UCSB Undergrad Applications Pile Up, Break Record


Allyson Werner

A press release sent out on Jan. 18 revealed that the University of California, Santa Barbara has just received a record high number of applicants for Fall 2013.

UCSB has received 76,026 applications for undergraduate admission, a drastic increase from the 68,818 received the previous year. Of those 76,026, 62,402 are from prospective first-year students and 13,637 are from prospective transfer students. Both temporary and full time staff members are working around the clock reading application after application.

Fall 2012 also experienced a surge in applicants, followed by a surge in enrollment. The UCSB admissions office had a target enrollment of 4,375 first-year students for fall 2012. Instead, 4,741 freshmen are working to establish a presence on campus. Freshmen residence halls saw the transformation of singles to doubles and doubles to triples in order to accommodate the high numbers and the fight for classes, especially those lower division GEs, seems to be getting tougher and tougher every quarter.

According to Christine Van Gieson, the Director of Admissions, UCSB aims to enroll 4,300 students in the fall of 2013, although she admits, as demonstrated by fall 2012 statistics, hitting a target is nearly impossible with such a large number of applicants.

“Enrollment targets are set following consultation with an campus enrollment planning committee comprised of deans, faculty, and administrators, analysis of projected attendance and graduation, and assessment of campus resources,” said Van Gieson. Furthermore, target enrollment figures are subject to change throughout the year as new data and analysis appears.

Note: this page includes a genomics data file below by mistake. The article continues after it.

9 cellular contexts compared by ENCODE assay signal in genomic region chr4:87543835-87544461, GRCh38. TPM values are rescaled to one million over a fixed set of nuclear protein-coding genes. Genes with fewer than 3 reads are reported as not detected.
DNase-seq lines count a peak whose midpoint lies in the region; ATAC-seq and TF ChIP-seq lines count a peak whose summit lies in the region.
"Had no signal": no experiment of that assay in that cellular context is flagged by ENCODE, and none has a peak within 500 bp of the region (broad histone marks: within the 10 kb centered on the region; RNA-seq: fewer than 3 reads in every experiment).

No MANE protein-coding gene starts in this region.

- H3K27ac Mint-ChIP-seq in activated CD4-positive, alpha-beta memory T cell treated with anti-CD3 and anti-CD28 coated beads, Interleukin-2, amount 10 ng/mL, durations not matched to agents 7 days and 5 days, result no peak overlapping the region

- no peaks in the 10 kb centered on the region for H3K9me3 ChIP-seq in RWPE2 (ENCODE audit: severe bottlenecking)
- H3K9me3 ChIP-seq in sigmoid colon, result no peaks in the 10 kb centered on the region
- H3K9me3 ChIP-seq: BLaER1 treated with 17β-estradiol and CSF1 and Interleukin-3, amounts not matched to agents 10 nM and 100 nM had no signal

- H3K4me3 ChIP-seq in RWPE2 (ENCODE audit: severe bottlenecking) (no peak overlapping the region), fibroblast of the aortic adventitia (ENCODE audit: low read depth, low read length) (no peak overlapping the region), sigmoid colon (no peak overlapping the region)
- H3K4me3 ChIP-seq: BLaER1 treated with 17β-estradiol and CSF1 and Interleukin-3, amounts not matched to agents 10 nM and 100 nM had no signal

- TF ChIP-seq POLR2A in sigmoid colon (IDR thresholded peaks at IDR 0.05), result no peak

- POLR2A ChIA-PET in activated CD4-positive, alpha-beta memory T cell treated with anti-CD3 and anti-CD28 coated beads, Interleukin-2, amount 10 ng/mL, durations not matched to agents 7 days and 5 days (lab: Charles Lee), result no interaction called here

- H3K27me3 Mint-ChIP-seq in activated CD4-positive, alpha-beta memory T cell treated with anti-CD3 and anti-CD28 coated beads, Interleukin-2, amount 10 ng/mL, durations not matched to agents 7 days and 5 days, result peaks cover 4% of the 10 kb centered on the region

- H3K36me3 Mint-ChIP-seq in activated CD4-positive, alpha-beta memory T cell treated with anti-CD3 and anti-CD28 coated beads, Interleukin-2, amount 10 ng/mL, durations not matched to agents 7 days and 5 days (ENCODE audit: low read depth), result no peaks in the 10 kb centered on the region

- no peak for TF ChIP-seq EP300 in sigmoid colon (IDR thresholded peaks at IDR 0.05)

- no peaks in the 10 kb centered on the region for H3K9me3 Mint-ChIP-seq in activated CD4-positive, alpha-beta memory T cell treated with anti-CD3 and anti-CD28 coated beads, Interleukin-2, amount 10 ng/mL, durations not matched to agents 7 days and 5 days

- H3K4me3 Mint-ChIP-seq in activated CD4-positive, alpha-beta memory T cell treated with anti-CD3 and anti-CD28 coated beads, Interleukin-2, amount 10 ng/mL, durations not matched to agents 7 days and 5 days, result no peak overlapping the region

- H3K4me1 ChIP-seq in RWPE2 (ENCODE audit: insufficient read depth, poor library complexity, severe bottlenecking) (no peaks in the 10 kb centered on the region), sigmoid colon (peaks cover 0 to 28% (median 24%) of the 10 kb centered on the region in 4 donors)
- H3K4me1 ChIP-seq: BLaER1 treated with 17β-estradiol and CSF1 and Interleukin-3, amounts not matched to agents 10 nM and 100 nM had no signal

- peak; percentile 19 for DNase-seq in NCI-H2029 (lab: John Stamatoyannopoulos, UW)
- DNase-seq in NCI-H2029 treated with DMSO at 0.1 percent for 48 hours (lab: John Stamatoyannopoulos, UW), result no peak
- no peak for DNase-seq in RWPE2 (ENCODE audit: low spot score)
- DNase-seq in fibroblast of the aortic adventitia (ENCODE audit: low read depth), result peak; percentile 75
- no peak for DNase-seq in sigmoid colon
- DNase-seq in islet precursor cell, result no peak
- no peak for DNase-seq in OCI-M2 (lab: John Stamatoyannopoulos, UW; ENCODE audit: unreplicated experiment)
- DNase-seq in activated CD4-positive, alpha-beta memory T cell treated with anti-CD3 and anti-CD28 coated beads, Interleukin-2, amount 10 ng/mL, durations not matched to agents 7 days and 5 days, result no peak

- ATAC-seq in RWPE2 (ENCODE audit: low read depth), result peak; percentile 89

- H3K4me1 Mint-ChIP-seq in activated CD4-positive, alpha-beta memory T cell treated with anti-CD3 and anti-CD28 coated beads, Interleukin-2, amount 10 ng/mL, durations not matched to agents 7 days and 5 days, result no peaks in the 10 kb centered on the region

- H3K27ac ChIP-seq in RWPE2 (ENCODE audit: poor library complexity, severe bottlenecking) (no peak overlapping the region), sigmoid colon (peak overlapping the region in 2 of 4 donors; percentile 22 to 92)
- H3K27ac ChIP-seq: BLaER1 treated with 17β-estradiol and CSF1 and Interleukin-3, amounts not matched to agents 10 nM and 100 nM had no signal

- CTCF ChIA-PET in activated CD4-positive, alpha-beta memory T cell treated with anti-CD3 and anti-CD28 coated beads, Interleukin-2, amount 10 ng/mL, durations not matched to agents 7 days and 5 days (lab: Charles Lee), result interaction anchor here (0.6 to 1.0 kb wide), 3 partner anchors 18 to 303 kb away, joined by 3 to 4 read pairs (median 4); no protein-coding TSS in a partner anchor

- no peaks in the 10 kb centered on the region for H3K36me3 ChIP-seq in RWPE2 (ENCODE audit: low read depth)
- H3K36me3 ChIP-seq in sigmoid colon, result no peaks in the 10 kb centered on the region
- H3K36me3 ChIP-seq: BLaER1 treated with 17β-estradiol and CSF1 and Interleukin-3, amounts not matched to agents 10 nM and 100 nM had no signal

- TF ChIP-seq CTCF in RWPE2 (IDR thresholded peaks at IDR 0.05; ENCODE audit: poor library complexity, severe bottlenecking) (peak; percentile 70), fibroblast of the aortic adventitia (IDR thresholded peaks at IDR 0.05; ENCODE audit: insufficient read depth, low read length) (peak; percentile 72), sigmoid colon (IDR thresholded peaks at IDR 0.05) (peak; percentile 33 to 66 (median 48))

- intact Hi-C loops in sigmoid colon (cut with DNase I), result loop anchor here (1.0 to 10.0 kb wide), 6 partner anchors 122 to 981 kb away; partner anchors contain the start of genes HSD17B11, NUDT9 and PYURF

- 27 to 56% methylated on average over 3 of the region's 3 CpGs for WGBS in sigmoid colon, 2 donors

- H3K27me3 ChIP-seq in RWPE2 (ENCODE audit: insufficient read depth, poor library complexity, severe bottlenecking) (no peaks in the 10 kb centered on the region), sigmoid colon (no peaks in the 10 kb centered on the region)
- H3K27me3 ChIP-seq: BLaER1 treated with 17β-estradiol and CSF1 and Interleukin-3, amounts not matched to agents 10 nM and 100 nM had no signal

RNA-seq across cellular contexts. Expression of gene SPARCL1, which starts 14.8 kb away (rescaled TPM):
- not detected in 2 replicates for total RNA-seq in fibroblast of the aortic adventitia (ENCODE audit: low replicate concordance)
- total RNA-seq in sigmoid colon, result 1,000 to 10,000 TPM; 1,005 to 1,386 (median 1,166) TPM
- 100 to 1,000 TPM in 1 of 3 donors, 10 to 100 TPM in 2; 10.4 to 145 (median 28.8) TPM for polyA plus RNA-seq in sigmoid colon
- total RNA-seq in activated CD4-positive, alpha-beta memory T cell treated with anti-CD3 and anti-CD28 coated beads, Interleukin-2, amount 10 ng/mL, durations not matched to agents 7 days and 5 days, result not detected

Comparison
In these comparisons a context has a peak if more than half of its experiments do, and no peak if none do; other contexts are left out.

As an admissions counselor, incentive to meet the target enrollment is high.

“The campus receives funding based upon the number of California resident students it expects to enroll.  If we are way over the projection, then there is insufficient funding per student; if we are under the projection, there is the possibility of having to return funding to UC,” said Van Gieson.

The number of undergraduate applicants increases every year; however, according to admissions counselor Lisa Caruso, “the admit rate usually hovers around 40 percent.” As a result, UCSB is admitting more and more students each year. It is unclear whether the admit rate will drop in order to avoid insufficient funding per student.

The surge in applicants has also increased activity on campus. According to Sabrina Buchcik, a fourth year transfer student and visitor center intern, the center experienced a rush before the UC application due date on Nov. 1 and expects another rush of prospective students eager to tour the campus after decisions are released in mid-March. “The visitor center is hiring new tour guides for spring,” said Buchcik.

Caruso said in her admissions presentation to prospective students that UCSB is “becoming more visible.” Both Van Gieson and Caruso feel the surge in applications is a positive reflection of UCSB’s growing prominence both nationally and internationally.